Non-free documentation in the Erlang distribution
Mon Jun 5 16:26:04 CEST 2006
Roger Price wrote:
> [...] but the IETF have a "free" copyright policy, and RFC 3015
> http://www.ietf.org/rfc/rfc3015.txt contains the statement:
> Cuervo, et al. Standards Track [Page 178]
> RFC 3015 Megaco Protocol Version 1.0 November 2000
> Full Copyright Statement
> Copyright (C) The Internet Society (2000). All Rights Reserved.
> This document and translations of it may be copied and furnished to
> others, and derivative works that comment on or otherwise explain it
> or assist in its implementation may be prepared, copied, published
> and distributed, in whole or in part, without restriction of any
> kind, provided that the above copyright notice and this paragraph are
> included on all such copies and derivative works. However, this
> document itself may not be modified in any way, such as by removing
> the copyright notice or references to the Internet Society or other
> Internet organizations, except as needed for the purpose of
> developing Internet standards in which case the procedures for
> copyrights defined in the Internet Standards process must be
> followed, or as required to translate it into languages other than
> The limited permissions granted above are perpetual and will not be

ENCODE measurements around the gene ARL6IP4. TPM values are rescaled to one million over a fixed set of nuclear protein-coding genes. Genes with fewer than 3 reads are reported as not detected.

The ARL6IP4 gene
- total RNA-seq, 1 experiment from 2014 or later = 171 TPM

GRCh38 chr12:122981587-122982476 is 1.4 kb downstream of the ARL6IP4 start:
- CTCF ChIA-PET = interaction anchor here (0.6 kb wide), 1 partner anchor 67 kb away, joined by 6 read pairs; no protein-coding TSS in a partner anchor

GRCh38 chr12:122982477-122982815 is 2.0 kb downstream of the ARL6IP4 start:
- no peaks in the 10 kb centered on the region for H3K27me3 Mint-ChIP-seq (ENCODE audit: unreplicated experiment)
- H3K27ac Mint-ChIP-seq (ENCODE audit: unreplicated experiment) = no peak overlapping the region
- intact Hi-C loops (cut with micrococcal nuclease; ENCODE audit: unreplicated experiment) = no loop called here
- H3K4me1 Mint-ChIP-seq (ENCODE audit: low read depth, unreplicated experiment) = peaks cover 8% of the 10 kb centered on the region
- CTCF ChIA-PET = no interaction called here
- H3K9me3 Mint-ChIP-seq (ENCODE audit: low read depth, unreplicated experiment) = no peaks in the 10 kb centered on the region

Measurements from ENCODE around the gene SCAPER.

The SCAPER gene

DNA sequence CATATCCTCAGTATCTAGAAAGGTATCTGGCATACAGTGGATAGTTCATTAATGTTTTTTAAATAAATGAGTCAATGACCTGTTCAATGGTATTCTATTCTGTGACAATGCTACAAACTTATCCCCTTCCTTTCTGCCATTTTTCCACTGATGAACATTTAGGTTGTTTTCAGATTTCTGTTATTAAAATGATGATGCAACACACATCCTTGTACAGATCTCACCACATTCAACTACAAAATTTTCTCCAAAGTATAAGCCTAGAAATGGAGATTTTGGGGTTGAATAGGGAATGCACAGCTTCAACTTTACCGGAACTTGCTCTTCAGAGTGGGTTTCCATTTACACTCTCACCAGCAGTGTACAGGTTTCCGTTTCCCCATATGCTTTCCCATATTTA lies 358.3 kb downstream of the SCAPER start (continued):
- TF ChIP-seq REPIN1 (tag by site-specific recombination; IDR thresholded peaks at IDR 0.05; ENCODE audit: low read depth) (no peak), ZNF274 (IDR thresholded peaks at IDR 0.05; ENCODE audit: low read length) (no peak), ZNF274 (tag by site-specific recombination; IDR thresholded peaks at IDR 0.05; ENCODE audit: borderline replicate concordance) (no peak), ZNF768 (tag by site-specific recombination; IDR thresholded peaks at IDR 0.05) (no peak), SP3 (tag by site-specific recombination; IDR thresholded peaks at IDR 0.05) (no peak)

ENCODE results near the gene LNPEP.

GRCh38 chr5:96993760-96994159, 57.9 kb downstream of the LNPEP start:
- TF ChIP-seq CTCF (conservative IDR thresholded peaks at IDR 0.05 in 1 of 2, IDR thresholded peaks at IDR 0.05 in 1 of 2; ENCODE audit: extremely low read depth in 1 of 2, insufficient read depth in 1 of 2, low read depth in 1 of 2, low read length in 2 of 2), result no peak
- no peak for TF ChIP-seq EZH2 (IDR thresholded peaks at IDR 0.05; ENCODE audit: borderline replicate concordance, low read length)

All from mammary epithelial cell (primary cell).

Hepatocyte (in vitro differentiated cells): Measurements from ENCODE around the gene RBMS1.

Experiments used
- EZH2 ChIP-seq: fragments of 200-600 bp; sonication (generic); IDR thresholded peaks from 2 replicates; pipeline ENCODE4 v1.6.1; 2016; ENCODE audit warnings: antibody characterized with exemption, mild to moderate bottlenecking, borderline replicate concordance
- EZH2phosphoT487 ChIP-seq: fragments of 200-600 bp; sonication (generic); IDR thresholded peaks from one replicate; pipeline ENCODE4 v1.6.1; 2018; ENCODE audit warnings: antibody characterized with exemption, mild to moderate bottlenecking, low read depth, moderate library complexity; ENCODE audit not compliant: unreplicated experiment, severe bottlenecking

> revoked by the Internet Society or its successors or assigns.
> It seems to me that if a packager takes file rfc3015.txt from the IETF,
> its "free", and may be redistributed.
The clause that the bug reporters are complaining about is the "However,
this document itself may not be modified in any way ... except ..." part.
As pointed out by a respondant to that bug, the GPL "LICENSE" file has
such a clause:
Copyright (C) 1989, 1991 Free Software Foundation, Inc.
59 Temple Place, Suite 330, Boston, MA 02111-1307 USA
Everyone is permitted to copy and distribute verbatim copies
of this license document, but changing it is not allowed.
and so we arrive at the absurd result that all GPL-licensed packages are
"non-free", if the policy is to be interpreted so strictly.
It is clearly the DFSG policy that is broken, or at least poorly expressed.
David Hopwood <>
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